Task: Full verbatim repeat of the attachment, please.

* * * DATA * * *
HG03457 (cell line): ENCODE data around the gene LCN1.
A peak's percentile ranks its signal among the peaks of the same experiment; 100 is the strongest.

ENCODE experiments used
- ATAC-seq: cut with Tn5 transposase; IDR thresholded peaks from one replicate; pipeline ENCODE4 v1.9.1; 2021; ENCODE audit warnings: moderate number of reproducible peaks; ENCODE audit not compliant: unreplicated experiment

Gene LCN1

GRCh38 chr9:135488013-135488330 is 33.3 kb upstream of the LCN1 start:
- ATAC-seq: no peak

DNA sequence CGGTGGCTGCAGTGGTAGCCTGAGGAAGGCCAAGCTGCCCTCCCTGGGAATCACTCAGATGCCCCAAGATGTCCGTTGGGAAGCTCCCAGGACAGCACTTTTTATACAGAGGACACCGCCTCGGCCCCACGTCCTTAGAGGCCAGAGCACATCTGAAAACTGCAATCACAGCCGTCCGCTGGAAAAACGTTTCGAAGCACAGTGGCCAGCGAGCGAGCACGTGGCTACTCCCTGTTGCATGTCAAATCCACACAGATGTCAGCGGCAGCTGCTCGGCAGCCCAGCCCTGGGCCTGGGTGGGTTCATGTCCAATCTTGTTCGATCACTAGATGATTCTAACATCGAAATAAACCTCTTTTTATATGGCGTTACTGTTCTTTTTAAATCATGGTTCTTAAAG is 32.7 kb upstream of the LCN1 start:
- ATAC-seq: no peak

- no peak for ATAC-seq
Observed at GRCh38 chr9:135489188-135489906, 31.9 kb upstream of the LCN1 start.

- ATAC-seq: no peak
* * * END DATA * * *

HG03457 (cell line): ENCODE data around the gene LCN1.
A peak's percentile ranks its signal among the peaks of the same experiment; 100 is the strongest.

ENCODE experiments used
- ATAC-seq: cut with Tn5 transposase; IDR thresholded peaks from one replicate; pipeline ENCODE4 v1.9.1; 2021; ENCODE audit warnings: moderate number of reproducible peaks; ENCODE audit not compliant: unreplicated experiment

Gene LCN1

GRCh38 chr9:135488013-135488330 is 33.3 kb upstream of the LCN1 start:
- ATAC-seq: no peak

DNA sequence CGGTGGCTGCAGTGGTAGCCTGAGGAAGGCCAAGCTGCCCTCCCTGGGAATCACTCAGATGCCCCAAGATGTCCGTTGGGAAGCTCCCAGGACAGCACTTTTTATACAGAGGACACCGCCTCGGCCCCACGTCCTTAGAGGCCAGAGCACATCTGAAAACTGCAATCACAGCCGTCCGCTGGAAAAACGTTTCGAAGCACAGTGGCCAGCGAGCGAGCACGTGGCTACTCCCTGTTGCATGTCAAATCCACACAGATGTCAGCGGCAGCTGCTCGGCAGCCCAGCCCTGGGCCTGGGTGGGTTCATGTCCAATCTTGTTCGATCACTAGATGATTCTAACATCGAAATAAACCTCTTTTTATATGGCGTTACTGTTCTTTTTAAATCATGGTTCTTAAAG is 32.7 kb upstream of the LCN1 start:
- ATAC-seq: no peak

- no peak for ATAC-seq
Observed at GRCh38 chr9:135489188-135489906, 31.9 kb upstream of the LCN1 start.

- ATAC-seq: no peak